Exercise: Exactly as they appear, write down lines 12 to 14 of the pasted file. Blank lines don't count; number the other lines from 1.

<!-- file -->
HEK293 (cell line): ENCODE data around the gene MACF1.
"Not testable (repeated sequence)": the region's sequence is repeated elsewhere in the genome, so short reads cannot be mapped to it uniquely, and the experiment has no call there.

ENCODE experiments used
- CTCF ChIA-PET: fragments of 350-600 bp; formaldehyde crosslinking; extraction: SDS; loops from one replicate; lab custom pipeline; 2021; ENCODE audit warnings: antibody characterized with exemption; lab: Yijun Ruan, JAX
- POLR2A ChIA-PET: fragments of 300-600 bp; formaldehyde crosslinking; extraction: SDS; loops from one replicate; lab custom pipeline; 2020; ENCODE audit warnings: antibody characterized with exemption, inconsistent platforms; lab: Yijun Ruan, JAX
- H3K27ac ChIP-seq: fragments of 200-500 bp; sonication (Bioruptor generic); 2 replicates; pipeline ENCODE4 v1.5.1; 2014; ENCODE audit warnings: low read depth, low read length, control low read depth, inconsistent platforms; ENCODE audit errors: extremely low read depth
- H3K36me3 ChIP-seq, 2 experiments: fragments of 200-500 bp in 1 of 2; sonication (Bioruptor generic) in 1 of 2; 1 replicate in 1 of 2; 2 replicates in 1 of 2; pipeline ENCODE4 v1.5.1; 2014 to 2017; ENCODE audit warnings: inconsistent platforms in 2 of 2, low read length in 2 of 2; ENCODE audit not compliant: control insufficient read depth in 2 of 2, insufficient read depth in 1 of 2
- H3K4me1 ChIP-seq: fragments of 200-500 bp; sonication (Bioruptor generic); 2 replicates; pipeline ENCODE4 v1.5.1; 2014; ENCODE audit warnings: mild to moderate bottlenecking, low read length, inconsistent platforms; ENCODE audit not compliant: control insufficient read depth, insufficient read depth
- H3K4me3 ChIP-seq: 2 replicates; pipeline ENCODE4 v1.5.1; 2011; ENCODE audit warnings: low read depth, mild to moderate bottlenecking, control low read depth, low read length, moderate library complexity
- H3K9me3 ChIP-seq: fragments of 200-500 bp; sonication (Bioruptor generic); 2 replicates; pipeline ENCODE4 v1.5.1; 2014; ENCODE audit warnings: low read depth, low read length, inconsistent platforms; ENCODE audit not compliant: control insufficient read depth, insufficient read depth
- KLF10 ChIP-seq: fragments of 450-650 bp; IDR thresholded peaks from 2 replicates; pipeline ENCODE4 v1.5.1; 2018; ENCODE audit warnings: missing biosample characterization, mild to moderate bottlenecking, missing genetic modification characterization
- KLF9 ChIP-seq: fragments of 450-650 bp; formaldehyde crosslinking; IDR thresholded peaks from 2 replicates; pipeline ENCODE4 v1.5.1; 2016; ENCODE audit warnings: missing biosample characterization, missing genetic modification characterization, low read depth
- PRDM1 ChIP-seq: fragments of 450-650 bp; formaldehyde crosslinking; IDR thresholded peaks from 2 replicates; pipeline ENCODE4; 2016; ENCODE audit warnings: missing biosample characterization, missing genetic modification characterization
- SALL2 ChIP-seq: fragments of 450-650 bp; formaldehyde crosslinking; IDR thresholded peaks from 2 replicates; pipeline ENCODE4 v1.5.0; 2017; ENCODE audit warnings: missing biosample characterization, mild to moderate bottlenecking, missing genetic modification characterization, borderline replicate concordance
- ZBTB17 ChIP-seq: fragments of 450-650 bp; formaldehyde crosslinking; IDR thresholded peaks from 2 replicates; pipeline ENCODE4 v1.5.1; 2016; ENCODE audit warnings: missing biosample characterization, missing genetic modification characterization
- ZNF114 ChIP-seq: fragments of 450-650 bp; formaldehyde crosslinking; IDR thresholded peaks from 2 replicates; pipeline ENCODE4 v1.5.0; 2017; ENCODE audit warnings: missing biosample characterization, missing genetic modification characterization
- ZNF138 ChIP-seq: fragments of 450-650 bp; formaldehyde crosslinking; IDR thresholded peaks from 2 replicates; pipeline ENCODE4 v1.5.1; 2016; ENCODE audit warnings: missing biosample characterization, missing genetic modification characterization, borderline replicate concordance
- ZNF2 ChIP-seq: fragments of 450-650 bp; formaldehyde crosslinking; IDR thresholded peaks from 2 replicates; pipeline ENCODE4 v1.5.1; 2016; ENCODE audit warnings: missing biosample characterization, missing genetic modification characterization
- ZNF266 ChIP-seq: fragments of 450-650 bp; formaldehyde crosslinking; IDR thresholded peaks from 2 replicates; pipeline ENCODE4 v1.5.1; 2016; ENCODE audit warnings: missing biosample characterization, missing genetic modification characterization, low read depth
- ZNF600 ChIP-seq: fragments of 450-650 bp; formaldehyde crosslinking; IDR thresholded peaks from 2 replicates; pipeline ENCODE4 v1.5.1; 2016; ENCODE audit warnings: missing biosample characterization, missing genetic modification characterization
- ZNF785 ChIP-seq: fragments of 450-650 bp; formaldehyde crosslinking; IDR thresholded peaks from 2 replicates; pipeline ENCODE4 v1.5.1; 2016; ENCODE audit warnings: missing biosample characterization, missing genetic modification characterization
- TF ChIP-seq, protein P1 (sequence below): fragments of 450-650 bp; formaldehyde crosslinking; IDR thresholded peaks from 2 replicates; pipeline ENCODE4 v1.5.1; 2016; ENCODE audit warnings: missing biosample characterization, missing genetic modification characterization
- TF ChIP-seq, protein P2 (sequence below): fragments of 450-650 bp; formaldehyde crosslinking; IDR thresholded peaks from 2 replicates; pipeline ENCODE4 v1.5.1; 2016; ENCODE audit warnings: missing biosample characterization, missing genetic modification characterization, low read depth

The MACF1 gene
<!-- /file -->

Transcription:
- KLF9 ChIP-seq: fragments of 450-650 bp; formaldehyde crosslinking; IDR thresholded peaks from 2 replicates; pipeline ENCODE4 v1.5.1; 2016; ENCODE audit warnings: missing biosample characterization, missing genetic modification characterization, low read depth
- PRDM1 ChIP-seq: fragments of 450-650 bp; formaldehyde crosslinking; IDR thresholded peaks from 2 replicates; pipeline ENCODE4; 2016; ENCODE audit warnings: missing biosample characterization, missing genetic modification characterization
- SALL2 ChIP-seq: fragments of 450-650 bp; formaldehyde crosslinking; IDR thresholded peaks from 2 replicates; pipeline ENCODE4 v1.5.0; 2017; ENCODE audit warnings: missing biosample characterization, mild to moderate bottlenecking, missing genetic modification characterization, borderline replicate concordance